Glen Mulcahy, innovation lead at Irish broadcaster RTÉ, took questions on the topic of mobile journalism yesterday.
Here is some of the advice he offered on the best techniques and tools to use.
For the livestream, Mulcahy was using a Hähnel Triad Compact C5 tripod, which has the benefit of a detachable leg that transforms into a monopod.
However, he noted one downside of the Hähnel is that it only expands to around 1.3 metres, "which means that if you're interviewing a tall guest or someone who's over a metre and a half tall, you're looking up at them, so it's not very flattering".
The tripod Mulcahy uses more often is from the MeFOTO range. Aside from ensuring your tripod can reach a decent height for standing interviews, he said one of the most important things is to make sure it is strong and heavy enough to "withstand reasonable wind".
For video it is not necessary to use a specific video tripod, said Mulcahy, because "obviously part of the ethos it to try and limit the amount of movement that you're going to do, so pans and tilts are kind of a no".
Mulcahy recommended the Shoulderpod smartphone rig, an adjustable mount which he noted "will take everything up to the [iPhone] 6+".
Mounted at 90 degrees, the Shoulderpod can also be used to shoot vertical video – a dirty word no more thanks to the likes of Periscope and Meerkat.
Add-on lenses can be used to give extra power to your smartphone camera and to produce different effects such as a wide angle shot, fisheye or macro for close-ups.
Mulcahy recommended the iPro lens system, noting that "the quality of the glass is very good".
Olloclip lenses have also become much better quality over the last year and a half, he said, while Moment lenses are also good, although let down by the fact they are limited to just two lenses "whereas iPro do a range of five".
When shooting with add-on lenses, Mulcahy said some models created chromatic aberration, "a soft kind of blurring effect around the corners of the frame".
"Also you can get vignetting which, from an aesthetic point of view, you might actually like," he added.
"But watch out for that because, particularly when you're shooting video, that looks really shitty when you blow it up onto a TV."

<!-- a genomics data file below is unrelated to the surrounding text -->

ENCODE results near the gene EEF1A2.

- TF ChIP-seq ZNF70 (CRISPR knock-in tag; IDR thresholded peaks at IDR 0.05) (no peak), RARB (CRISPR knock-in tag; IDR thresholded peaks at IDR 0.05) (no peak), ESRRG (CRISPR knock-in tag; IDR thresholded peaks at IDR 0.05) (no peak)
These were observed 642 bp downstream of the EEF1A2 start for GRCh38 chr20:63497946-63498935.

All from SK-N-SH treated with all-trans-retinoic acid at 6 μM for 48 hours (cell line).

Mulcahy noted that Sennheiser had teamed up with Apogee Electronics to launch a "dedicated mojo mic option" designed to connect directly to your phone.
Though likely to be high quality, these lavalier mics are expensive – around 250 euros for the entry level model, and around 400 euros for the pro, he said.
His preferred mic for mobile reporting is the iRig Pro, because it provides features including gain control and "a full digital pre-amp".
At the recent MojoCon conference in Dublin, hosted by RTÉ, Mulcahy said BBC Radio 5 reporter Nick Garnett had recommended an EC Technology external battery, which provides six full charges.
Garnett used the battery back while reporting from the scene of the earthquake in Nepal.
"It does feel like you're carrying around a concrete block in your bag," Mulcahy added, "but, of course, that's the price you pay for power on the go".
- Journalism.co.uk is running a mobile storytelling workshop in July, teaching delegates how to turn their smartphones into professional video cameras. Secure your place here, or book as part of a news:rewired+ bundle.
Free daily newsletter
- Mobile journalism workflow: how to make quality content go further
- Weekly journalism news update: transcription app, journalism students and storytelling
- BBC News uses mobile journalism to attract social audiences
- App for journalists: Voice Record Pro, for transcribing audio interviews
- Podcasts, student support, and health reporting: here is your weekly journalism news update